New VC funds looking to health tech for opportunities

Two of the state’s newest venture capital funds are looking for big opportunities in health care technology.

The Wisconsin Technology Council recently hosted a panel discussion spotlighting these funds. Panelists included George Arida, managing director for 30Ventures, based at University Research Park in Madison; and Mike Rodgers, who heads Advocate Aurora Health’s new venture, InvestMKE.

At yesterday’s event, Tech Council President Tom Still pointed out that Wisconsin’s investment landscape is dominated by health care and information technology. According to the council’s recently released Wisconsin Portfolio, nearly 80 percent of all dollars invested in the state last year went into these two categories.

30Ventures closed on its first deal in May, and currently has a pipeline of about a dozen “high-priority deals” targeted for upcoming investment, Arida said. He said 30Ventures will invest largely in series A and B rounds, and is focused on promising ideas in medical diagnostics, instruments and devices, as well as industrial water and chemistry applications.

Arida is looking to raise $15 million for the fund, according to a document recently filed with the Securities and Exchange Commission. Arida noted 30Ventures will be making investments between $250,000 and $1 million.

Invest MKE is slightly smaller, with about $5 million to put into startups over the next five years, and co-invests alongside another Milwaukee fund called Cream City. The fund can make investments of up to $1 million, Rodgers said.

“InvestMKE is really looking for opportunities to bring startups closer to the source of the problems,” Rodgers said, adding the fund is more likely to make seed or series A investments. “We’re looking for digital health companies that are interested in co-locating with us in our facilities.”

It’s no secret that Madison is a focal point both for development and investment in medical technology and biotech. But, Arida points out, “there are really some interesting things going on in Milwaukee as well.”

That first deal for 30Ventures was with a Milwaukee company called TAI Diagnostics. And two of the next four deals the fund is considering are also in Milwaukee.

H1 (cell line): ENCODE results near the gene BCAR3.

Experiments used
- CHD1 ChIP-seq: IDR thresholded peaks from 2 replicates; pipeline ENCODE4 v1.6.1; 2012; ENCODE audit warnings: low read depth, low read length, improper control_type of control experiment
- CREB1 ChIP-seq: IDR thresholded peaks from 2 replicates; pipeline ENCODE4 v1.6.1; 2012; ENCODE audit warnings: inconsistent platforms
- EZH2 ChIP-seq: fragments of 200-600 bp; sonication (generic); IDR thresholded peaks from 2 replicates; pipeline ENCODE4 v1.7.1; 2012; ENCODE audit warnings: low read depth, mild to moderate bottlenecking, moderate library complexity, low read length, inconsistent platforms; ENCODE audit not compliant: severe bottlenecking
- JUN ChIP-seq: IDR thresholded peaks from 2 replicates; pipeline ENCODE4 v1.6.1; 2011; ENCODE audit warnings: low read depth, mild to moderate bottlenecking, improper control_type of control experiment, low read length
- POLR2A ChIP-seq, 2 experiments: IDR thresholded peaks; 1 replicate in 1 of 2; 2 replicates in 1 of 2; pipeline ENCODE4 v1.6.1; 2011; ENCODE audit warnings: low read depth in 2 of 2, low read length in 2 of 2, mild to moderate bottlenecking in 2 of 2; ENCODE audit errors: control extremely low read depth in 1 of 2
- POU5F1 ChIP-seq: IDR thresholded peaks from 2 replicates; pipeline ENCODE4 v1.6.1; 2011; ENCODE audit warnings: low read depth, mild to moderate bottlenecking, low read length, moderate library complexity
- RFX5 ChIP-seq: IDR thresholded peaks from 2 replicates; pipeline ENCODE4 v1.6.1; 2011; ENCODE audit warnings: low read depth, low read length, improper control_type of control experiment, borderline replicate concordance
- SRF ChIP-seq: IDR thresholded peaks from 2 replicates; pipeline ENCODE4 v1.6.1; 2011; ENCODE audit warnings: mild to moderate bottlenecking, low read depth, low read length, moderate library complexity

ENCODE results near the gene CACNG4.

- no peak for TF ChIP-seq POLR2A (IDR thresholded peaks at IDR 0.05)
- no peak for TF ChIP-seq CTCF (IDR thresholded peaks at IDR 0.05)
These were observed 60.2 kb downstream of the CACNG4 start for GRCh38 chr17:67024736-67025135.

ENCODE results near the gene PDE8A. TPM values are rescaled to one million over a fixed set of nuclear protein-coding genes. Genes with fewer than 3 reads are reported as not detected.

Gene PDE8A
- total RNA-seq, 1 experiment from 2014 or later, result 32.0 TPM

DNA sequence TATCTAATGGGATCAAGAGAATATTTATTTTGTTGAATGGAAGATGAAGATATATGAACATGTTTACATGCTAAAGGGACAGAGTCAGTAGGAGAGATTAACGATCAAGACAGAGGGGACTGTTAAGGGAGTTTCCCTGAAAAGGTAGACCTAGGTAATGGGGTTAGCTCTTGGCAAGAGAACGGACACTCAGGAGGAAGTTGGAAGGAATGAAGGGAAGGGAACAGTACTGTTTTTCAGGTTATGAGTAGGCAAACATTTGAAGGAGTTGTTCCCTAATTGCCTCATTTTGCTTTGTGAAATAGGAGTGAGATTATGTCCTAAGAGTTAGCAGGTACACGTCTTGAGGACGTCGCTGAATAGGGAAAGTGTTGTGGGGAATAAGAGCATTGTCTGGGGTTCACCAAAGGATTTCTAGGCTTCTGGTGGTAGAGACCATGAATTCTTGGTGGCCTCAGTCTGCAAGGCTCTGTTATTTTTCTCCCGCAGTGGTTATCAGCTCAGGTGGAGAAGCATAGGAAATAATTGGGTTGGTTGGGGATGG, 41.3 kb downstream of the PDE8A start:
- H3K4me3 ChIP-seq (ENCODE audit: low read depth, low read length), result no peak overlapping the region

In the sectors of diagnostics, tools and medtech, Arida notes there’s been a nine-fold increase in early stage seed deals over the past decade or so in the Midwest region. That’s been accompanied by a two-fold increase in series A, B and C follow-on deals, he says.

“It really occurred to us that there’s been such robust angel and incubator and accelerator activity,” he said. “The angel groups are much more organized, and really doing deals that are very financible… very different than when I came here 18 years ago.”

While 30Ventures is looking across the Midwest for investment options, InvestMKE will be working to develop ideas internally.

“The idea is that we’re actually creating new health ventures ourselves and investing in them,” Rodgers said. He adds the fund is most interested in entrepreneurs working in digital health, artificial intelligence and big data.  

Because InvestMKE is part of the greater Advocate Aurora Health system, funded startups will benefit from the system’s network of physicians and other real-world users of medical devices and technology, Rodgers said.

“We will give you access directly to the problems, and give you the live feedback within minutes or hours, so we can actually produce something that the consumer wants, physician wants, and obviously the investor payback that we need,” he said.

Arida says the deal flow in health care diagnostics and tools is “really strong,” and argues these industries are more open to adoption than others, like water technology.

“We’re looking for things that can meaningfully impact health care at a clinical level, and in order to do that, things have to be used and adopted,” Arida said. “You really have to dig into the health care economics and understand reimbursement… It’s really about lowering costs and improving quality of care simultaneously — not just the latter without the former.”

–By Alex Moe